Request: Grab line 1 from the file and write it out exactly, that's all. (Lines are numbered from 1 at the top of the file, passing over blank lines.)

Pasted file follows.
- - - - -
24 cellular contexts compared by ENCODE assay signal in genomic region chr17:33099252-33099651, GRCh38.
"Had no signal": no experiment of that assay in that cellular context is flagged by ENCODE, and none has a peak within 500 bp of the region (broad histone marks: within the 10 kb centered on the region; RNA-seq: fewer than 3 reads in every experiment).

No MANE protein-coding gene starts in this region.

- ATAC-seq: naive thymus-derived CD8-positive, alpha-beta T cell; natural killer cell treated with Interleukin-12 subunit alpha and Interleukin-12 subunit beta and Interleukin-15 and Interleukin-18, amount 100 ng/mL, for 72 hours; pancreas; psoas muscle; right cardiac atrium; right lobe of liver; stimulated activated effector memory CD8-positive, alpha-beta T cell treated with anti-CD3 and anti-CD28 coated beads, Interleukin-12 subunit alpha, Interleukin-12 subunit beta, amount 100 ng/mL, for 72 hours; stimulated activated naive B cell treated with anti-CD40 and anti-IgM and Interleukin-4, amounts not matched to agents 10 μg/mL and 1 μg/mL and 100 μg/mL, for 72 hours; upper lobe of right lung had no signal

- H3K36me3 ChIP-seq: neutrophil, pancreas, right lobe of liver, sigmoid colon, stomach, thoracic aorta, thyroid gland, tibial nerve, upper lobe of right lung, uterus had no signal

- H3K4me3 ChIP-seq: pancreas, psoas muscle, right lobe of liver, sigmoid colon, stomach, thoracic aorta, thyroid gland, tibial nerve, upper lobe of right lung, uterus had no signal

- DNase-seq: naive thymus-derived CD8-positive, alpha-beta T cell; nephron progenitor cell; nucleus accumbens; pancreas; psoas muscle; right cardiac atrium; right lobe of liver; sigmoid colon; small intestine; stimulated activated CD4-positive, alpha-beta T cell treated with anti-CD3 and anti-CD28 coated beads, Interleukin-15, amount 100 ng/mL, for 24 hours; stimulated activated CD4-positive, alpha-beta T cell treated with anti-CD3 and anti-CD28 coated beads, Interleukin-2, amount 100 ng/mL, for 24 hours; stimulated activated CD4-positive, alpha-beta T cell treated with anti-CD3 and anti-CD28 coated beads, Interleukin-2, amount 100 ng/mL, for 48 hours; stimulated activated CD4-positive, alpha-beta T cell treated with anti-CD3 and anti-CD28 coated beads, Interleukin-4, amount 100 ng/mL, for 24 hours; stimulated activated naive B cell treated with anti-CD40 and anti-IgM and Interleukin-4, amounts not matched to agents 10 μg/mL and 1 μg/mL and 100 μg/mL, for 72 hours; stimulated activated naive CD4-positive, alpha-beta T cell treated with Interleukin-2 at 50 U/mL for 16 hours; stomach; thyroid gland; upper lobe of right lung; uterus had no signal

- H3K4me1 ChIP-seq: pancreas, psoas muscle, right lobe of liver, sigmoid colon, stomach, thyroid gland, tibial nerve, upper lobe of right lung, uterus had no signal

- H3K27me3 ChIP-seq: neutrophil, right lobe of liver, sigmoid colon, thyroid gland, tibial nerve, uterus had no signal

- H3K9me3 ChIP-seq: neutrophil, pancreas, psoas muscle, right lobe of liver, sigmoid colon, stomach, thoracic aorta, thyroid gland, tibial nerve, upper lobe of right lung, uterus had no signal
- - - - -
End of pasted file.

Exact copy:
24 cellular contexts compared by ENCODE assay signal in genomic region chr17:33099252-33099651, GRCh38.